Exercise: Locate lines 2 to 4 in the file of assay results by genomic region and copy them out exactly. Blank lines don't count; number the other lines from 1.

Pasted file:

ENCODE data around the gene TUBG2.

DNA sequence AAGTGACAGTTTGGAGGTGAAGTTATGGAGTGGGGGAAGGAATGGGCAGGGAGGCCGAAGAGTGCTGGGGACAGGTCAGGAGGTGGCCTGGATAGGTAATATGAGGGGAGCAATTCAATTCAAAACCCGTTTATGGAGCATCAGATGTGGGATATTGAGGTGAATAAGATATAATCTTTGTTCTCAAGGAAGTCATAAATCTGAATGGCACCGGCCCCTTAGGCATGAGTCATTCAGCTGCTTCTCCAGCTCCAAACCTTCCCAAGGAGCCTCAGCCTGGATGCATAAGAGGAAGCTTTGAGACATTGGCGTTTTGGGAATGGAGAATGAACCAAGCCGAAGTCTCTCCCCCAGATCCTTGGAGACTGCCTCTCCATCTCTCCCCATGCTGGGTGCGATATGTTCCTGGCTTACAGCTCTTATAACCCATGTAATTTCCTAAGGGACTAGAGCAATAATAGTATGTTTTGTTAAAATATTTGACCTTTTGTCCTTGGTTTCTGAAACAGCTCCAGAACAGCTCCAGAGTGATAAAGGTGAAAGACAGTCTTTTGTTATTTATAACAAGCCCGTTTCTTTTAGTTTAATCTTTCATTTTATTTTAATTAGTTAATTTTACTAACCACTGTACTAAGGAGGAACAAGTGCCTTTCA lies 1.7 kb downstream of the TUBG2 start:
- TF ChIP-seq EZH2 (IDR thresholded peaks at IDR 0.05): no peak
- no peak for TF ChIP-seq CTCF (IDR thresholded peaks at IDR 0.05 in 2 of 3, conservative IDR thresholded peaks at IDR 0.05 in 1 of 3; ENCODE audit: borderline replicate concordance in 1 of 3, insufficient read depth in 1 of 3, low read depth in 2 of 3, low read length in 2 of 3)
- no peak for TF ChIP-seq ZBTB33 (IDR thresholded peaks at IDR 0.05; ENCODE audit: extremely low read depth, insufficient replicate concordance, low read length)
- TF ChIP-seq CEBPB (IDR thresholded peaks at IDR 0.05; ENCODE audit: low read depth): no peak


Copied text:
DNA sequence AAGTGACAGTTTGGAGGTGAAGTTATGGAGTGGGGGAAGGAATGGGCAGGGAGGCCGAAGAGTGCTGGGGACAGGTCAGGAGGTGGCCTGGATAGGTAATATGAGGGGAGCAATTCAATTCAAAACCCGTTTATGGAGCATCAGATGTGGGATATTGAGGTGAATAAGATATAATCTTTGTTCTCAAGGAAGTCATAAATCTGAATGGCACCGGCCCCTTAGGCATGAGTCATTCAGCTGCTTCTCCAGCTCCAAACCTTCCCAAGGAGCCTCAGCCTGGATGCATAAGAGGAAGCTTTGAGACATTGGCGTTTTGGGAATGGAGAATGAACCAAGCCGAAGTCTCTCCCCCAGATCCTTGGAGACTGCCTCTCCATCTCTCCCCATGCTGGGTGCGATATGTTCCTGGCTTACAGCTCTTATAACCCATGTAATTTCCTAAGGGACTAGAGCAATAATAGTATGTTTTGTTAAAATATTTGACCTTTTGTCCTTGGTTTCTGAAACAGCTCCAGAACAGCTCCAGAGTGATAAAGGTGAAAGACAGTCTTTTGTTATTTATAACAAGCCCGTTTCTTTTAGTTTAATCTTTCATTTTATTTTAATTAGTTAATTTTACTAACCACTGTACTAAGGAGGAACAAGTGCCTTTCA lies 1.7 kb downstream of the TUBG2 start:
- TF ChIP-seq EZH2 (IDR thresholded peaks at IDR 0.05): no peak
- no peak for TF ChIP-seq CTCF (IDR thresholded peaks at IDR 0.05 in 2 of 3, conservative IDR thresholded peaks at IDR 0.05 in 1 of 3; ENCODE audit: borderline replicate concordance in 1 of 3, insufficient read depth in 1 of 3, low read depth in 2 of 3, low read length in 2 of 3)